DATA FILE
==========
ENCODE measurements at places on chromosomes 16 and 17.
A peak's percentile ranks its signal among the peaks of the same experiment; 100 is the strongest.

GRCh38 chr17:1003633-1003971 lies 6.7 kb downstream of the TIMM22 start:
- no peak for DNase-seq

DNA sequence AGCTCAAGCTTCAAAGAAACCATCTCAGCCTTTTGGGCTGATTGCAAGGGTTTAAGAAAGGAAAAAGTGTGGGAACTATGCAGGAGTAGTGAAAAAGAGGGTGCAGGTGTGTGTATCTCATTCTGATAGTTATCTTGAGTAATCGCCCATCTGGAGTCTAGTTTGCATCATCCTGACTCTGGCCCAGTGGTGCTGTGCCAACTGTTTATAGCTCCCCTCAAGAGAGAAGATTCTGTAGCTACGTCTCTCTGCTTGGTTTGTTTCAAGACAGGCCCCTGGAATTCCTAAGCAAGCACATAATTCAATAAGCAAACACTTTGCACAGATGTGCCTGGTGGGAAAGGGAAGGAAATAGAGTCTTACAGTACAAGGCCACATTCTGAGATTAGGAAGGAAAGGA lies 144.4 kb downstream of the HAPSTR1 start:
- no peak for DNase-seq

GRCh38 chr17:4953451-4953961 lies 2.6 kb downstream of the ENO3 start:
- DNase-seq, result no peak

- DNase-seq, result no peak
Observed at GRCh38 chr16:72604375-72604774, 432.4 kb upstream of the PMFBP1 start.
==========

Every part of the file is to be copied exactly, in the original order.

ENCODE measurements at places on chromosomes 16 and 17.
A peak's percentile ranks its signal among the peaks of the same experiment; 100 is the strongest.

GRCh38 chr17:1003633-1003971 lies 6.7 kb downstream of the TIMM22 start:
- no peak for DNase-seq

DNA sequence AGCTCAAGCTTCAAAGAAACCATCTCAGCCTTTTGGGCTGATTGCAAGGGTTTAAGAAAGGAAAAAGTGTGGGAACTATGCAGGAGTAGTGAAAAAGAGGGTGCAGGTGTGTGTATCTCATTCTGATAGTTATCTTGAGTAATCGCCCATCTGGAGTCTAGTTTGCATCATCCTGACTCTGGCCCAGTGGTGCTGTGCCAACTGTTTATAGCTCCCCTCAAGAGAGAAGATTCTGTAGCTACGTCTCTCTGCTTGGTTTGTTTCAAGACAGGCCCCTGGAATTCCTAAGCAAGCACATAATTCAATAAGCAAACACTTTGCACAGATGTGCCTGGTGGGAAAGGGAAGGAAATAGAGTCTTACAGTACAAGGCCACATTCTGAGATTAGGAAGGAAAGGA lies 144.4 kb downstream of the HAPSTR1 start:
- no peak for DNase-seq

GRCh38 chr17:4953451-4953961 lies 2.6 kb downstream of the ENO3 start:
- DNase-seq, result no peak

- DNase-seq, result no peak
Observed at GRCh38 chr16:72604375-72604774, 432.4 kb upstream of the PMFBP1 start.